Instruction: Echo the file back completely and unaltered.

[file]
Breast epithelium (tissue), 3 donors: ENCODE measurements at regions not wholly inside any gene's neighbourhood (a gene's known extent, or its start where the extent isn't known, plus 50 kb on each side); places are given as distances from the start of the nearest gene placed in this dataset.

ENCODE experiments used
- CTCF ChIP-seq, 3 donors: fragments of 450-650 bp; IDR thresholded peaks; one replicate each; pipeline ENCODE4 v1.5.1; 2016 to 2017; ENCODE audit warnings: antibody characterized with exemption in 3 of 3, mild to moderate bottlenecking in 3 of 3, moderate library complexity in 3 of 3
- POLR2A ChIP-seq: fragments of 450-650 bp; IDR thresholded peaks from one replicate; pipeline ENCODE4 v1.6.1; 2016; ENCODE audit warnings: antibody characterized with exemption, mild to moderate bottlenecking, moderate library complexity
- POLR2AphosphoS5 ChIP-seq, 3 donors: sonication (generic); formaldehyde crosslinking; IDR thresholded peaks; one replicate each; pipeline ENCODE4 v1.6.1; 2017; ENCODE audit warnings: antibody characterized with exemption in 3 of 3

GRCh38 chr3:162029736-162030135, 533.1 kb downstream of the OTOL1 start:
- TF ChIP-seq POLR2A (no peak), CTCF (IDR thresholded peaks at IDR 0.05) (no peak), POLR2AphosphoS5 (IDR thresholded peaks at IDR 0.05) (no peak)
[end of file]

Breast epithelium (tissue), 3 donors: ENCODE measurements at regions not wholly inside any gene's neighbourhood (a gene's known extent, or its start where the extent isn't known, plus 50 kb on each side); places are given as distances from the start of the nearest gene placed in this dataset.

ENCODE experiments used
- CTCF ChIP-seq, 3 donors: fragments of 450-650 bp; IDR thresholded peaks; one replicate each; pipeline ENCODE4 v1.5.1; 2016 to 2017; ENCODE audit warnings: antibody characterized with exemption in 3 of 3, mild to moderate bottlenecking in 3 of 3, moderate library complexity in 3 of 3
- POLR2A ChIP-seq: fragments of 450-650 bp; IDR thresholded peaks from one replicate; pipeline ENCODE4 v1.6.1; 2016; ENCODE audit warnings: antibody characterized with exemption, mild to moderate bottlenecking, moderate library complexity
- POLR2AphosphoS5 ChIP-seq, 3 donors: sonication (generic); formaldehyde crosslinking; IDR thresholded peaks; one replicate each; pipeline ENCODE4 v1.6.1; 2017; ENCODE audit warnings: antibody characterized with exemption in 3 of 3

GRCh38 chr3:162029736-162030135, 533.1 kb downstream of the OTOL1 start:
- TF ChIP-seq POLR2A (no peak), CTCF (IDR thresholded peaks at IDR 0.05) (no peak), POLR2AphosphoS5 (IDR thresholded peaks at IDR 0.05) (no peak)